Since about 2012, the design committee I mentioned has done diligent work preparing complete guidelines to help designers and builders, called Design Guidelines for the Visual Environment. I won’t go into detail here, but if you’re part of a church, school, business, or medical care facility planning new space, it behooves your group to check it out. The “Design Guidelines for the Visual Environment” to find a free 80-age PDF is found here online.

A few difficulties this guide points to are:

  • Glare from windows and light fixtures
  • Confusing reflections in polished wall and floor surfaces and stairs
  • Optically misleading geometries in floor patterns and stair finishes
  • Inadequate lighting on vertical surfaces, walking surfaces and stairs

In outside space and parking lots, watch out for curbs that pop up from nowhere, drains, and unmarked balusters. I drove into a grocery store parking lot recently that had red curbs blazing everywhere and I thought, wow, can’t miss those and wondered if there had been a recent unfortunate event there.

Ultimately if all of us paid more attention to where we are going (if sighted) and work to see that hazards are removed or well identified, we will reduce falls for everyone. Accidents happen but awareness and better building design can reduce the risk for us all.


Bad fall? Or was it mainly embarrassing? One where you should have known better but weren’t paying full attention? Or, perhaps, it was life changing, and not it in a good way.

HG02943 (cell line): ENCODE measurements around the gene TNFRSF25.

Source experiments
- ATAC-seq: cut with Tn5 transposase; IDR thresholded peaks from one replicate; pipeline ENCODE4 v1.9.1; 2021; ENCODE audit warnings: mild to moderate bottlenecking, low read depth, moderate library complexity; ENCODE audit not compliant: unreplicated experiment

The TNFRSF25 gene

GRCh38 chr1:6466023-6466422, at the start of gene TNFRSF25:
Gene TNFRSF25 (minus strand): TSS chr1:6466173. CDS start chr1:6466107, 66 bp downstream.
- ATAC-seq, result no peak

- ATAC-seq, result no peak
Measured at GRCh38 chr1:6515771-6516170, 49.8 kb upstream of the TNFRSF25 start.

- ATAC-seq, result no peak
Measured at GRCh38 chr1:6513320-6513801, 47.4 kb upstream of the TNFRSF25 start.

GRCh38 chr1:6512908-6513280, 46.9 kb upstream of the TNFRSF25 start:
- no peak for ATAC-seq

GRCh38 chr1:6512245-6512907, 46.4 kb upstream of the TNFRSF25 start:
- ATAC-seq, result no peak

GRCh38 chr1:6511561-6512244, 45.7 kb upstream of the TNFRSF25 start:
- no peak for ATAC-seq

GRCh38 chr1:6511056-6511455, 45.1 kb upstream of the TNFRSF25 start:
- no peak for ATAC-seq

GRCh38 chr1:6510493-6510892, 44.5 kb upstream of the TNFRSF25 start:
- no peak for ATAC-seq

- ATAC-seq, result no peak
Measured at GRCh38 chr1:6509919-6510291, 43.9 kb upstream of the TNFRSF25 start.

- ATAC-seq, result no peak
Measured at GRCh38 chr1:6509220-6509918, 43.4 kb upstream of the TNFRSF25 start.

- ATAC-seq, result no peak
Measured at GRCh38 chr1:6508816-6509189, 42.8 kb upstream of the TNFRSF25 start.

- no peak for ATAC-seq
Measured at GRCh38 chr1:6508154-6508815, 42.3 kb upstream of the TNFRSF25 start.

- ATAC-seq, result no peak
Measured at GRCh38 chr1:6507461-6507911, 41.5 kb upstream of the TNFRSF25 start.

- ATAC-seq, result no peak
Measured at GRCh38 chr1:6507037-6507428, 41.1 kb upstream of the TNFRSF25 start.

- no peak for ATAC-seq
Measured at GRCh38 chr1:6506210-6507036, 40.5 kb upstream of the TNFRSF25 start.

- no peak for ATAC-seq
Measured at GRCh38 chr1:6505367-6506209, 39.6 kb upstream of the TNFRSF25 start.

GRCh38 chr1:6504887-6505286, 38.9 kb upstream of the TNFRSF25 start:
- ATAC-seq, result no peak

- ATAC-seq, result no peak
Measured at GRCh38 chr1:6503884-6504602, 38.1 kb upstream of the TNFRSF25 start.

Too many older people end up dying from all kinds of household falls.


Or air your gripe about a local building, parking lot, staircase, atrium–you name it–that is difficult to navigate safely!

Share your stories and take aways so we can all learn from each other! 

Comment here or send to or Another Way Media, Box 363, Singers Glen, VA 22850.


See here for more about the National Institute of Building Sciences, headquartered in Washington, D.C.

Another Way is a column © by Melodie Davis, in syndication since 1987. Columns are posted at a week after newspaper publication. 

  1. No gripe here. But moving from a tri-level to a one-floor living space over a year ago, I missed the one step down from laundry room into the garage. My back suffered wash-board-like bruises, but no broken bones, thank God!

    I put blue painters’ tape at the accident site. Lesson learned!

  2. Sorry to hear about mishap, ouch! Putting blue painter’s tape to work that way was an excellent idea inside the home.

    When we started looking for a floor plan for our home-to-be 10 1/2 years ago, the builder took us to one he’d finished–with a sunken living room. We scrapped the change in levels but otherwise kept most of the plan; one of the wiser things we’ve done and could immediately agree on! Thanks for sharing, Marian.

  3. Athanasia permalink

    I last fell about 4 years ago at work. Pretty much stepped crooked, my ankle flipped and I fell. It was onto carpet and just banged up my left wrist. They did not see fracture at first, so was called back for a splint the next day. Unfortunately a CD jewel case was in that hand and it dug into my palm so I think they were paying more attention to that and sewing up the laceration.